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NFL Picks, Against the Spread: Divisional Round

Ben Roethlisberger

Ben Roethlisberger suffered a broken nose in the last Steelers-Ravens matchup. What's in store for him Saturday with Pittsburgh's porous offensive line (AP)?

The line between being in the red or black is a razor-thin one, fellow degenerates. If you wagered equally on last weekend’s four games and went 2-2 against the spread, you might feel good about coming in at an even .500, but you’d have lost a small amount of net cash, accounting for the vig.

As for me, I did well to finish 3-1, but I’m kicking myself for looking like the biggest square in the world by losing both against the spread and straight up on the Saints. Hindsight being 20-20, I’m especially upset at having ignored some pretty critical warning signs for New Orleans, chiefly that it was dealing with injuries to a few of its most important players.


The lesson? We should always be doing our homework. If you’ve read my picks before, you know I’m not talking about digging up Matt Hasselbeck’s playoff record; I’m more interested in injury reports and unit-on-unit matchups. Those small things can be the difference between winning and losing money, or winning a little bit of money and a lot of money.

Last week, there were some good betting opportunities if you were able to cut through the fluff (read: misleading) information. Home-field advantage and regular-season record are worth looking at, but look at how that played out in the Wild Card round: Three away teams and arguably the worst playoff team in NFL history were victorious (straight up and against the spread).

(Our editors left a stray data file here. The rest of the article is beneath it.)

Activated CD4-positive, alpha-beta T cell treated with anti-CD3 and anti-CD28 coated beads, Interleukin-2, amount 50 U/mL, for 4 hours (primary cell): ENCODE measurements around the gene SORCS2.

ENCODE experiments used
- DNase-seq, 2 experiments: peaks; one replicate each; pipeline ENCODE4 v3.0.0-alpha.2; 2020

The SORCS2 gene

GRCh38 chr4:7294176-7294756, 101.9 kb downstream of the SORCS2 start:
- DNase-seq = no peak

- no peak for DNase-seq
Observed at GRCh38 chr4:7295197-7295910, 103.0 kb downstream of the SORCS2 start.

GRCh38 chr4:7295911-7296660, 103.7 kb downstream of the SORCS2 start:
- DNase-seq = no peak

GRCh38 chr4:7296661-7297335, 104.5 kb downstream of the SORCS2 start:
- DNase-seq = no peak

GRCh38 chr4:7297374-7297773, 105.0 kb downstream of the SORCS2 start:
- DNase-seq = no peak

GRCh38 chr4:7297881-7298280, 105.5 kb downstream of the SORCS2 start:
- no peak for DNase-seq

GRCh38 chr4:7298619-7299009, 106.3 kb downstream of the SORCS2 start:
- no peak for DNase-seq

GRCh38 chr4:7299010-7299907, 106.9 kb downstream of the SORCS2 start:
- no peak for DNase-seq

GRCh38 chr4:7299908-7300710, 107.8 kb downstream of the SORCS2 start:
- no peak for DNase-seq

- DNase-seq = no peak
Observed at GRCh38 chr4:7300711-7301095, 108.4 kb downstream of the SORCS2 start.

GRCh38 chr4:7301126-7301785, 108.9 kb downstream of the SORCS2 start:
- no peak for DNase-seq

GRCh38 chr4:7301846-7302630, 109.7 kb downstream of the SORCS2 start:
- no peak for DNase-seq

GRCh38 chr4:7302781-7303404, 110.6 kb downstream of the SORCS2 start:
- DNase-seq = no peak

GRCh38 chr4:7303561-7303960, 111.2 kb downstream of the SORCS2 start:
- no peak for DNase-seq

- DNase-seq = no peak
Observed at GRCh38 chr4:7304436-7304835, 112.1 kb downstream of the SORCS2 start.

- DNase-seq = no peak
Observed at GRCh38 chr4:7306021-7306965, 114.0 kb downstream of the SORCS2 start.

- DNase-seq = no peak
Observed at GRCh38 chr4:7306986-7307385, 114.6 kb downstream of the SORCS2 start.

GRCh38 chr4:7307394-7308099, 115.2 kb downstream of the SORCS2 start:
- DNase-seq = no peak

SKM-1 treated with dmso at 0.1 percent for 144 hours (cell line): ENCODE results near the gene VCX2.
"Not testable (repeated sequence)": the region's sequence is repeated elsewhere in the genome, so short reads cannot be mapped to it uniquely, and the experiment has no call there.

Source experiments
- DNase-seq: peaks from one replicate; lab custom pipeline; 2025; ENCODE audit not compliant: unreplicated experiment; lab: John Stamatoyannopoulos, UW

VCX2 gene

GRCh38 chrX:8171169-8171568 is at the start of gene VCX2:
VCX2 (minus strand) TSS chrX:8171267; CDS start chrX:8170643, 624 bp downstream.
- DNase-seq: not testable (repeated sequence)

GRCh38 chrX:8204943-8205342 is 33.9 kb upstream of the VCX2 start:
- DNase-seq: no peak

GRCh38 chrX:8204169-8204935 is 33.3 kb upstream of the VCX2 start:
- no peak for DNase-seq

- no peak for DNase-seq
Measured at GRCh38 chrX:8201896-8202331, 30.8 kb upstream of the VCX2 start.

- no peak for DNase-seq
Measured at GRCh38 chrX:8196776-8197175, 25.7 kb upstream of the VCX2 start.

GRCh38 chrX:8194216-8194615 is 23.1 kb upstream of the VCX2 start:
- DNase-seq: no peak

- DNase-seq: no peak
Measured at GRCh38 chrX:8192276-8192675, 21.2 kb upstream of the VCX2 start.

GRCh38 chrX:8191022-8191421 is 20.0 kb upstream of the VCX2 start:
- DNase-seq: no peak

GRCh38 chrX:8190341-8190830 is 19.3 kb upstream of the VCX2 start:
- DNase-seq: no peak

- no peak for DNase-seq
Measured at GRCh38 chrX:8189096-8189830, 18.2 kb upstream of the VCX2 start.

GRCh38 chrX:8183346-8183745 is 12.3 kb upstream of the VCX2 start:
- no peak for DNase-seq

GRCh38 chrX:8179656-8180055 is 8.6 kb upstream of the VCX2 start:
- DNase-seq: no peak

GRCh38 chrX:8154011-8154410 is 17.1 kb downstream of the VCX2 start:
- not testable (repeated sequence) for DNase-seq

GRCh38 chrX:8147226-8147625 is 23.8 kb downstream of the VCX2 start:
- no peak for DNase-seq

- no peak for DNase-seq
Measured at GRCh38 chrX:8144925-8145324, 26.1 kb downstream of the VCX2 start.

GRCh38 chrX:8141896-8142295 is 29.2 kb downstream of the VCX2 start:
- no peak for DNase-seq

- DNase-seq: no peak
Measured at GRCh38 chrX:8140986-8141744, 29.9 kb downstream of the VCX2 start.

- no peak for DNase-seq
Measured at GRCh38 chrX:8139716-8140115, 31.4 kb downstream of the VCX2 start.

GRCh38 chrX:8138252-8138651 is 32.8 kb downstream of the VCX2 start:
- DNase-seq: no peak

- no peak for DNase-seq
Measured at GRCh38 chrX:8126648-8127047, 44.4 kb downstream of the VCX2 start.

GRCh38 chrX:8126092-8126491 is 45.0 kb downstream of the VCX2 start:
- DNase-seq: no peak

This week, it gets murkier, and the oddsmakers have responded in turn by setting some pretty stiff lines.

For the sake of thoroughness, here are my 2010-11 records:
28-22-2 in the regular season.
3-1 in the playoffs.

On with the picks (mine are in bold) …

Ravens (+3) at Steelers
Baltimore flexed its muscle Sunday in overwhelming the Chiefs. The Ravens are pretty much a no-frills team. Indeed, what you see is what you get: Balanced offense, solid special teams and a strong, hard-hitting defense.

Pittsburgh is more or less a similarly constructed team, which accounts for these squads’ well-documented history of low-scoring, tightly contested slugfests.

If I were to call out each team’s most glaring weakness, it’d be the Ravens’ smallish, limited-upside cornerbacks and the Steelers’ sub-par offensive line. Remember when the Bills and Ryan Fitzpatrick shredded Baltimore’s secondary? I do. Remember when the Ravens battered Ben Roethlisberger and broke his nose? Right.

I’m picking the Ravens because this game is essentially a tossup, and they’re the ones getting points, albeit a small number. Plus, Troy Polamalu is slated to return after a lengthy absence from game action, but he’s still not practicing. If I’m to infer anything from that, it’s that he’s not 100 percent healthy.

Packers (+2.5) at Falcons
The Packers, as we know, went into an incredibly hostile road game last week and beat the Eagles at Lincoln Financial Field. I picked them to win (shameless plug), but I’m most pleased with it because it wasn’t a fluke. I’ve lamented coach Mike McCarthy’s obsession with establishing a ground game all year, but he finally found the right mix Sunday with James Starks and a full-house backfield, as Mike Tanier brilliantly breaks down.

Like Baltimore, Green Bay is just a really good, balanced team, which is why I’ve picked it to win the Super Bowl. With a newfound ground attack, the Pack can only be better.